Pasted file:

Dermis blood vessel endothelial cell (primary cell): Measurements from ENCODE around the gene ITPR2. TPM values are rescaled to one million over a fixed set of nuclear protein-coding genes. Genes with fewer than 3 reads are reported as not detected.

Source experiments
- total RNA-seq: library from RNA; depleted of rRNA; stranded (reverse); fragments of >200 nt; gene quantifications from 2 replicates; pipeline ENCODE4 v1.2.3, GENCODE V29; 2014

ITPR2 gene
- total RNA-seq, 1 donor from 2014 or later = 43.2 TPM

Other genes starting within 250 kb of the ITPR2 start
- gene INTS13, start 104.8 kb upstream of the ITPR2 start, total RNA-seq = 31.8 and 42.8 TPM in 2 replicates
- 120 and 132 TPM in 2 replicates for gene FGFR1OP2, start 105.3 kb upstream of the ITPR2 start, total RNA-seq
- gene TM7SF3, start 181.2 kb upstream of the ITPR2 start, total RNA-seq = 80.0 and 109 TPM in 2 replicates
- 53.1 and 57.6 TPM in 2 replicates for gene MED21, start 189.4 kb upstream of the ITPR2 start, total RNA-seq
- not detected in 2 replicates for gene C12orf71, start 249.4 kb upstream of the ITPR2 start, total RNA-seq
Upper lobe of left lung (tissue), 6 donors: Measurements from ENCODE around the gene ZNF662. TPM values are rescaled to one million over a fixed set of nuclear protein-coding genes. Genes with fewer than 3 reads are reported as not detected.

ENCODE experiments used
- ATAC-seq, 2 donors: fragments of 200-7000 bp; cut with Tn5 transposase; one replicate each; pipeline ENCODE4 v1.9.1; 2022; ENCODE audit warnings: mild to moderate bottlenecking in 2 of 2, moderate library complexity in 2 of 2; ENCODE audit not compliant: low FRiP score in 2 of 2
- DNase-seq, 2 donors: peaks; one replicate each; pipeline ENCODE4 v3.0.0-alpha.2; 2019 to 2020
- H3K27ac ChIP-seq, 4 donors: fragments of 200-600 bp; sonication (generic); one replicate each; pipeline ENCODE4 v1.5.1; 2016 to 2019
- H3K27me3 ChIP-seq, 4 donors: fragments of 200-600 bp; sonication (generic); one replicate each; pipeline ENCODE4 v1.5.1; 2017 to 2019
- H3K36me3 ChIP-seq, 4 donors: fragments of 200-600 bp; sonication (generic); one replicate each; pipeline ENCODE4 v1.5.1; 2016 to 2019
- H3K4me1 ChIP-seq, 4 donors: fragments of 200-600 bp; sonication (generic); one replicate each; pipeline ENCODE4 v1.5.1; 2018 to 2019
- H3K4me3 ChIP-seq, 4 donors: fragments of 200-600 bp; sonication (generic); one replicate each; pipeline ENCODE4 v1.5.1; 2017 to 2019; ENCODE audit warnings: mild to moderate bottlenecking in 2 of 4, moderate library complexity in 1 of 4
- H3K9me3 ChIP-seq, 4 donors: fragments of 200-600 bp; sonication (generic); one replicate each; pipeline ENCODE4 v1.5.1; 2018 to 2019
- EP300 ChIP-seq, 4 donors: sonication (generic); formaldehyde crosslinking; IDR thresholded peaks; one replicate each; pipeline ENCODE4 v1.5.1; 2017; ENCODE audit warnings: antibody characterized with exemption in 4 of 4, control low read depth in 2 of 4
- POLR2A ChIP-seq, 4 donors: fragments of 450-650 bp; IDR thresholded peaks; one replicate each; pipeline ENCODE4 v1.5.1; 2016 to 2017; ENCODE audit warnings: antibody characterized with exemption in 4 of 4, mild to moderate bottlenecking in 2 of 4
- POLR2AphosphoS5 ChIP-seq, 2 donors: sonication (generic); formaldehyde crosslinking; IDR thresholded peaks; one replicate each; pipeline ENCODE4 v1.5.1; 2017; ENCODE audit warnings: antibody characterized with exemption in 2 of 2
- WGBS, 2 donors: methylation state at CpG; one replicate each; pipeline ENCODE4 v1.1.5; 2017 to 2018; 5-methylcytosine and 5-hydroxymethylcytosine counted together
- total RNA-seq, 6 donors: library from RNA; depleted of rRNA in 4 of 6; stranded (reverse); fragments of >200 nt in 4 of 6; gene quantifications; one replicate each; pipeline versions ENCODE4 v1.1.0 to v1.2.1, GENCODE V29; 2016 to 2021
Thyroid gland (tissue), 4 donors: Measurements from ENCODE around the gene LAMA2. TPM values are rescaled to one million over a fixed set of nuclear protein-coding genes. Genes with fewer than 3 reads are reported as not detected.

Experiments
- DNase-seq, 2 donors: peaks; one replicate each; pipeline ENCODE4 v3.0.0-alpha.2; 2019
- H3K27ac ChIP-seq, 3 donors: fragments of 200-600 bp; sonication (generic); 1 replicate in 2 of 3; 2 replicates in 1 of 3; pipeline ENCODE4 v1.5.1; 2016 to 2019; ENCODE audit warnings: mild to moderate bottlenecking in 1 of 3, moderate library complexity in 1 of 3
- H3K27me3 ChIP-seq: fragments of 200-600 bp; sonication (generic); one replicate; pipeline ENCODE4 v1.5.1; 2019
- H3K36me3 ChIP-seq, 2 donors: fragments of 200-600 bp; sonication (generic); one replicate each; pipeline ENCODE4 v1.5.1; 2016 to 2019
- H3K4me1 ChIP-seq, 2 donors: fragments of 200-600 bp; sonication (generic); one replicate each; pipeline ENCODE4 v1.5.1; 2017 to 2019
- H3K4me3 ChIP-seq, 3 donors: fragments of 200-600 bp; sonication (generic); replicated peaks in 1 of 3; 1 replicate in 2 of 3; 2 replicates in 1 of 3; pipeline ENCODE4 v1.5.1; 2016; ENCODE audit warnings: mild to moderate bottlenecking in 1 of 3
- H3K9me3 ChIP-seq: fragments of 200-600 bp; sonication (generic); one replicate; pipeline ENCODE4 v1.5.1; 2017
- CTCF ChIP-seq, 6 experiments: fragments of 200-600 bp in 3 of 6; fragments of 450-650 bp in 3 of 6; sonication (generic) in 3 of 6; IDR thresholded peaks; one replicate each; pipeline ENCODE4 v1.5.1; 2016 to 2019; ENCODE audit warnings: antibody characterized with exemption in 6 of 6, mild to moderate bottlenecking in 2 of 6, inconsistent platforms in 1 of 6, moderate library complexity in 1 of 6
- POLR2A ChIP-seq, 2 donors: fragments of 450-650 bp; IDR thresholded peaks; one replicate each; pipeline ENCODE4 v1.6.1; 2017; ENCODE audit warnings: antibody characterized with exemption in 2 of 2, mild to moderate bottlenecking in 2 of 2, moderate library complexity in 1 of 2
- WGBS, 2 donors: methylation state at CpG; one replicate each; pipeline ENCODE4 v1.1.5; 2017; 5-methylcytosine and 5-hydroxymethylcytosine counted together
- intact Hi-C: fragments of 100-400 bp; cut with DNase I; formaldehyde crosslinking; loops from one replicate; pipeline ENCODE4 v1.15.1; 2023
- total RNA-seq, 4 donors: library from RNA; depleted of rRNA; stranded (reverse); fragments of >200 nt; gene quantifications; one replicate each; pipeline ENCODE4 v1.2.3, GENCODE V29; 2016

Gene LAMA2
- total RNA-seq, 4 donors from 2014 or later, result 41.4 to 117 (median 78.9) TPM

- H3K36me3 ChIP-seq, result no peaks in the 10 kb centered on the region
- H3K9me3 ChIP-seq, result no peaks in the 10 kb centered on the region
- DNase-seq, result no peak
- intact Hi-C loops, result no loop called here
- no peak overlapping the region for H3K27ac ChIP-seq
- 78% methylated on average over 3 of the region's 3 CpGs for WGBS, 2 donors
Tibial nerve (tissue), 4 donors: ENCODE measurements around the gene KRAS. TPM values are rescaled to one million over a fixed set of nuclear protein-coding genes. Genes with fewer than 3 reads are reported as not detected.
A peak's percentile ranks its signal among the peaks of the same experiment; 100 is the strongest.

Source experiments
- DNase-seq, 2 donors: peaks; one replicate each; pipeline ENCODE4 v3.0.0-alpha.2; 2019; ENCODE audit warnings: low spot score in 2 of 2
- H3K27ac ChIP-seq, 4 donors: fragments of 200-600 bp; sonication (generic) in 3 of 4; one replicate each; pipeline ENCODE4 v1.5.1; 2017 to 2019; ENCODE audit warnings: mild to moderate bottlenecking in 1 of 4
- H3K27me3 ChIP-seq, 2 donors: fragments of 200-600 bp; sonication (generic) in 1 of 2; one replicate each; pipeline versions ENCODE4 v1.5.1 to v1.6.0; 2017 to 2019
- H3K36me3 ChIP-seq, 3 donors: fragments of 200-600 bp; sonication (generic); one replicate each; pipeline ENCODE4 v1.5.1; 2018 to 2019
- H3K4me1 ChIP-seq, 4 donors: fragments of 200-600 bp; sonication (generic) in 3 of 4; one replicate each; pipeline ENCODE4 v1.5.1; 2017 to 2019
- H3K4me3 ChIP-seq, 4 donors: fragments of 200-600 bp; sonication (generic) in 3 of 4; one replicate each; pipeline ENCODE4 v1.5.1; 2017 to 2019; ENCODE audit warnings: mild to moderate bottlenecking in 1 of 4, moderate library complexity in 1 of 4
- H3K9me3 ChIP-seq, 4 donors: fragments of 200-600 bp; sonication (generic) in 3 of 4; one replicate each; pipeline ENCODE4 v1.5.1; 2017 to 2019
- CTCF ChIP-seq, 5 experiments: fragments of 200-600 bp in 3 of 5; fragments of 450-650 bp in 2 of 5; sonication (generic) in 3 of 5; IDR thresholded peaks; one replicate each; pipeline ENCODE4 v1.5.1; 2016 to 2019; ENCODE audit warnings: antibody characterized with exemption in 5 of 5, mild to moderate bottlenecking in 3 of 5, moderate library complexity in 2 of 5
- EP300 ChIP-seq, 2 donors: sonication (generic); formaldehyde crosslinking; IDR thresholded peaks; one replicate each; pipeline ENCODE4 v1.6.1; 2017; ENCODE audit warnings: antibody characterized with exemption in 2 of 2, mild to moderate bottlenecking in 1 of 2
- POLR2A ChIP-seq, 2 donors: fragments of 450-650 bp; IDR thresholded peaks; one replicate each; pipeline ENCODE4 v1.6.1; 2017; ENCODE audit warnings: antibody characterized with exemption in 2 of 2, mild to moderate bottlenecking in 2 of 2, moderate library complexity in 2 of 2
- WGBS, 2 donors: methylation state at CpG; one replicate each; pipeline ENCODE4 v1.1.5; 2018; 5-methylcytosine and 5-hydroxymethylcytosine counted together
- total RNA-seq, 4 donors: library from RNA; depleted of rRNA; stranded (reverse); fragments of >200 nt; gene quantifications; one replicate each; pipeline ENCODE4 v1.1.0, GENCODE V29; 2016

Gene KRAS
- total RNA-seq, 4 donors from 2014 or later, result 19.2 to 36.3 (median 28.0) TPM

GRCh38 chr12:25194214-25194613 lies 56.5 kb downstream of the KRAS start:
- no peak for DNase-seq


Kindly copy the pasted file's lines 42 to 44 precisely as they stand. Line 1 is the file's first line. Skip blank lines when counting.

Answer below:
- total RNA-seq, 4 donors from 2014 or later, result 41.4 to 117 (median 78.9) TPM

- H3K36me3 ChIP-seq, result no peaks in the 10 kb centered on the region
- H3K9me3 ChIP-seq, result no peaks in the 10 kb centered on the region